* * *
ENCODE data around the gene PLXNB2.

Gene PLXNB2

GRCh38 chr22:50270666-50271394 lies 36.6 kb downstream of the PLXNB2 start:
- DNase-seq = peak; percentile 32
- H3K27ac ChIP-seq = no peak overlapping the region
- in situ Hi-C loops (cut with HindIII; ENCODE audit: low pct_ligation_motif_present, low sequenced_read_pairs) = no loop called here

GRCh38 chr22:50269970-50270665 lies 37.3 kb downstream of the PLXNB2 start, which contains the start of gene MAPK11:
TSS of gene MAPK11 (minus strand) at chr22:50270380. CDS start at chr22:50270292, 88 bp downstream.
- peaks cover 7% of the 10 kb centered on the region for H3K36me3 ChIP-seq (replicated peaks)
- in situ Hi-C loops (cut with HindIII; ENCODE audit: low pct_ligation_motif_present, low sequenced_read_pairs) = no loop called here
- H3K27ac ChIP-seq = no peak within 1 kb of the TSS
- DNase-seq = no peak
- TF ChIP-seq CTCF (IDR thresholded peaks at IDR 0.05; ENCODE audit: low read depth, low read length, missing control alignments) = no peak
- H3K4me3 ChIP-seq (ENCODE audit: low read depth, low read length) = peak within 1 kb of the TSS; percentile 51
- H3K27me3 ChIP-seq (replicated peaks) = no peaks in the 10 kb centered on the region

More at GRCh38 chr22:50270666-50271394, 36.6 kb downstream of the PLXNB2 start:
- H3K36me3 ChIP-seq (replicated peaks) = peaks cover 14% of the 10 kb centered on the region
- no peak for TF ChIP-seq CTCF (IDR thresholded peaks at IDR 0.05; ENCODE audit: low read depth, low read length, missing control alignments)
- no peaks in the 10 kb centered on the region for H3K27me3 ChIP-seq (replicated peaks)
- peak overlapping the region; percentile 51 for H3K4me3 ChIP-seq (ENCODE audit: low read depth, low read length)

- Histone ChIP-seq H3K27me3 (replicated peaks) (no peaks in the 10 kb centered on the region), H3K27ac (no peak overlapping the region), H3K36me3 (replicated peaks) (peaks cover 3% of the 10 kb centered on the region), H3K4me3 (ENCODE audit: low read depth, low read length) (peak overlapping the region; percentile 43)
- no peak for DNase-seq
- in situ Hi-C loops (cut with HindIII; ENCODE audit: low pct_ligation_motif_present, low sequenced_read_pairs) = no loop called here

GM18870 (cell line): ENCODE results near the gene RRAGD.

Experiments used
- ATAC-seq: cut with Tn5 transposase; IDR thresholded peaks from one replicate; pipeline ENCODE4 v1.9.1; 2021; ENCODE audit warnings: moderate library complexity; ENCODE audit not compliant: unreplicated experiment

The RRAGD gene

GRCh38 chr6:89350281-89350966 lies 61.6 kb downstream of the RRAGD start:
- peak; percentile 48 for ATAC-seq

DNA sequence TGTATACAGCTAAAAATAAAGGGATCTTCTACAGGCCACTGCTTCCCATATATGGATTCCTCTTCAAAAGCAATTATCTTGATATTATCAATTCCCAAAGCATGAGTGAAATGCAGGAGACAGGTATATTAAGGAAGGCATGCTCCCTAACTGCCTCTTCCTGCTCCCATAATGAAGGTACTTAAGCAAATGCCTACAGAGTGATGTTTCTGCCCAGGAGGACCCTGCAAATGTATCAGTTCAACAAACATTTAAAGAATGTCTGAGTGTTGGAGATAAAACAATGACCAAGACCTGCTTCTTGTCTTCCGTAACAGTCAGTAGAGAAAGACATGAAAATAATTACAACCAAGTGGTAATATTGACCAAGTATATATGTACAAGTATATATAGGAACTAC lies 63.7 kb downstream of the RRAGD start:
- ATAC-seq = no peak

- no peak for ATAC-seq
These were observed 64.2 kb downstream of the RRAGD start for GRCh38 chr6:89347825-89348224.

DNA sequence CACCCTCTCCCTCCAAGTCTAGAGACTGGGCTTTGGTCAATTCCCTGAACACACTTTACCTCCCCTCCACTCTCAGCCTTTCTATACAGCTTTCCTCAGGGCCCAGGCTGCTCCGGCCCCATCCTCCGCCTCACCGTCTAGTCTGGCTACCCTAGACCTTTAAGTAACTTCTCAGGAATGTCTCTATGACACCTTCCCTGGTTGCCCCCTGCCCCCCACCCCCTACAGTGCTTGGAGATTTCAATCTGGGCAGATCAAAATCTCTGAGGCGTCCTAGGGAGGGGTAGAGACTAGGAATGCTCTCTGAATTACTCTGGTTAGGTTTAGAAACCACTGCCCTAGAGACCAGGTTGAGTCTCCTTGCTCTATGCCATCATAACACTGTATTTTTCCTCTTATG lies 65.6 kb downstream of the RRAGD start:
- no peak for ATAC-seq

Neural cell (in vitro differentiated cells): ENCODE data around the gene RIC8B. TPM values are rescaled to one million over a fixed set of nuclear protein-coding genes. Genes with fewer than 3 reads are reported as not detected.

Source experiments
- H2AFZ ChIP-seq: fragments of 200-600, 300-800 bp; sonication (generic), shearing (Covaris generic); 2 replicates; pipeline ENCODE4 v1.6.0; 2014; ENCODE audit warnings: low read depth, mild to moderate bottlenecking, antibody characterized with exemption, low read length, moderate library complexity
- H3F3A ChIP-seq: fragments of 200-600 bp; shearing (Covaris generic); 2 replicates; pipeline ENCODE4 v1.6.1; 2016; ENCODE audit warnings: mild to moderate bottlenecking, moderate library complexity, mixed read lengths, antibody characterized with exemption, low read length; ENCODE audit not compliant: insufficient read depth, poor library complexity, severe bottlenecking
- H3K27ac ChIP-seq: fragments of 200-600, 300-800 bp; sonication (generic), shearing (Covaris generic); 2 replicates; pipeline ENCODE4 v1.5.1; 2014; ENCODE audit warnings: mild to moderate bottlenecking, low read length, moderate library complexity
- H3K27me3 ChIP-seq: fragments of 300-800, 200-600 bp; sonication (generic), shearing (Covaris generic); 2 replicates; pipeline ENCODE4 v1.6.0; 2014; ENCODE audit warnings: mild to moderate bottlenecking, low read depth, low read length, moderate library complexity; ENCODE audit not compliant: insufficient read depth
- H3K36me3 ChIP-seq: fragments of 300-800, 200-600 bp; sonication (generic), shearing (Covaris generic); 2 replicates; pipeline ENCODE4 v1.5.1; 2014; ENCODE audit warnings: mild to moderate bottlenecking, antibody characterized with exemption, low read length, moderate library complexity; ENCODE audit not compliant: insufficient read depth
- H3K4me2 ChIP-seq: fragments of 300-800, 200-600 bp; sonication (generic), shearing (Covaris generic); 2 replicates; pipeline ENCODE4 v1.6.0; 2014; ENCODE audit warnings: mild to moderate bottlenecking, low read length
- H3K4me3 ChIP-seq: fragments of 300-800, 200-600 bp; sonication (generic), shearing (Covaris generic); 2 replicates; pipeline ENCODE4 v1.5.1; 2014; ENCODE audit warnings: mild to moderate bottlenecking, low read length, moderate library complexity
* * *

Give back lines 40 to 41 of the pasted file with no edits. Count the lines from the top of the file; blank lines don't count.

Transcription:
- H3K27ac ChIP-seq: fragments of 200-600, 300-800 bp; sonication (generic), shearing (Covaris generic); 2 replicates; pipeline ENCODE4 v1.5.1; 2014; ENCODE audit warnings: mild to moderate bottlenecking, low read length, moderate library complexity
- H3K27me3 ChIP-seq: fragments of 300-800, 200-600 bp; sonication (generic), shearing (Covaris generic); 2 replicates; pipeline ENCODE4 v1.6.0; 2014; ENCODE audit warnings: mild to moderate bottlenecking, low read depth, low read length, moderate library complexity; ENCODE audit not compliant: insufficient read depth